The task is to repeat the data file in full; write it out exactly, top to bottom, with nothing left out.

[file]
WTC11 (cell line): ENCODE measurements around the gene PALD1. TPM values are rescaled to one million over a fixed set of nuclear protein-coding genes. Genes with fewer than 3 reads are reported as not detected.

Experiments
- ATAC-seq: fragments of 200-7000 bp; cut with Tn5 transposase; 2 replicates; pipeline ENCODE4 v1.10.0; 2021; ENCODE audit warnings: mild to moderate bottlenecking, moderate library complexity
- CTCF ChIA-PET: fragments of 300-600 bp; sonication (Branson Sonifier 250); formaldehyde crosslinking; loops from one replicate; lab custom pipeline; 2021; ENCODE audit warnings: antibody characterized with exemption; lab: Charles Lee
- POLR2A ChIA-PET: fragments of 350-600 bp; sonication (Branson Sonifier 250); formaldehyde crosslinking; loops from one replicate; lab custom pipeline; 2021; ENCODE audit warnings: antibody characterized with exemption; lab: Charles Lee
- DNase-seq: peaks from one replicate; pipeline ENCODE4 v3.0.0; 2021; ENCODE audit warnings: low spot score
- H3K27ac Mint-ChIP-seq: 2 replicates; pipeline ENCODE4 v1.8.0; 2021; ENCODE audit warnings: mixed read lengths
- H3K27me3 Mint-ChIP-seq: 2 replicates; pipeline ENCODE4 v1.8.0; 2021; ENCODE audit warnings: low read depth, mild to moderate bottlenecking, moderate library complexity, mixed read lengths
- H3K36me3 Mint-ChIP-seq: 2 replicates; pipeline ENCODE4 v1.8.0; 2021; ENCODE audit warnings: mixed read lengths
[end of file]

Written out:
WTC11 (cell line): ENCODE measurements around the gene PALD1. TPM values are rescaled to one million over a fixed set of nuclear protein-coding genes. Genes with fewer than 3 reads are reported as not detected.

Experiments
- ATAC-seq: fragments of 200-7000 bp; cut with Tn5 transposase; 2 replicates; pipeline ENCODE4 v1.10.0; 2021; ENCODE audit warnings: mild to moderate bottlenecking, moderate library complexity
- CTCF ChIA-PET: fragments of 300-600 bp; sonication (Branson Sonifier 250); formaldehyde crosslinking; loops from one replicate; lab custom pipeline; 2021; ENCODE audit warnings: antibody characterized with exemption; lab: Charles Lee
- POLR2A ChIA-PET: fragments of 350-600 bp; sonication (Branson Sonifier 250); formaldehyde crosslinking; loops from one replicate; lab custom pipeline; 2021; ENCODE audit warnings: antibody characterized with exemption; lab: Charles Lee
- DNase-seq: peaks from one replicate; pipeline ENCODE4 v3.0.0; 2021; ENCODE audit warnings: low spot score
- H3K27ac Mint-ChIP-seq: 2 replicates; pipeline ENCODE4 v1.8.0; 2021; ENCODE audit warnings: mixed read lengths
- H3K27me3 Mint-ChIP-seq: 2 replicates; pipeline ENCODE4 v1.8.0; 2021; ENCODE audit warnings: low read depth, mild to moderate bottlenecking, moderate library complexity, mixed read lengths
- H3K36me3 Mint-ChIP-seq: 2 replicates; pipeline ENCODE4 v1.8.0; 2021; ENCODE audit warnings: mixed read lengths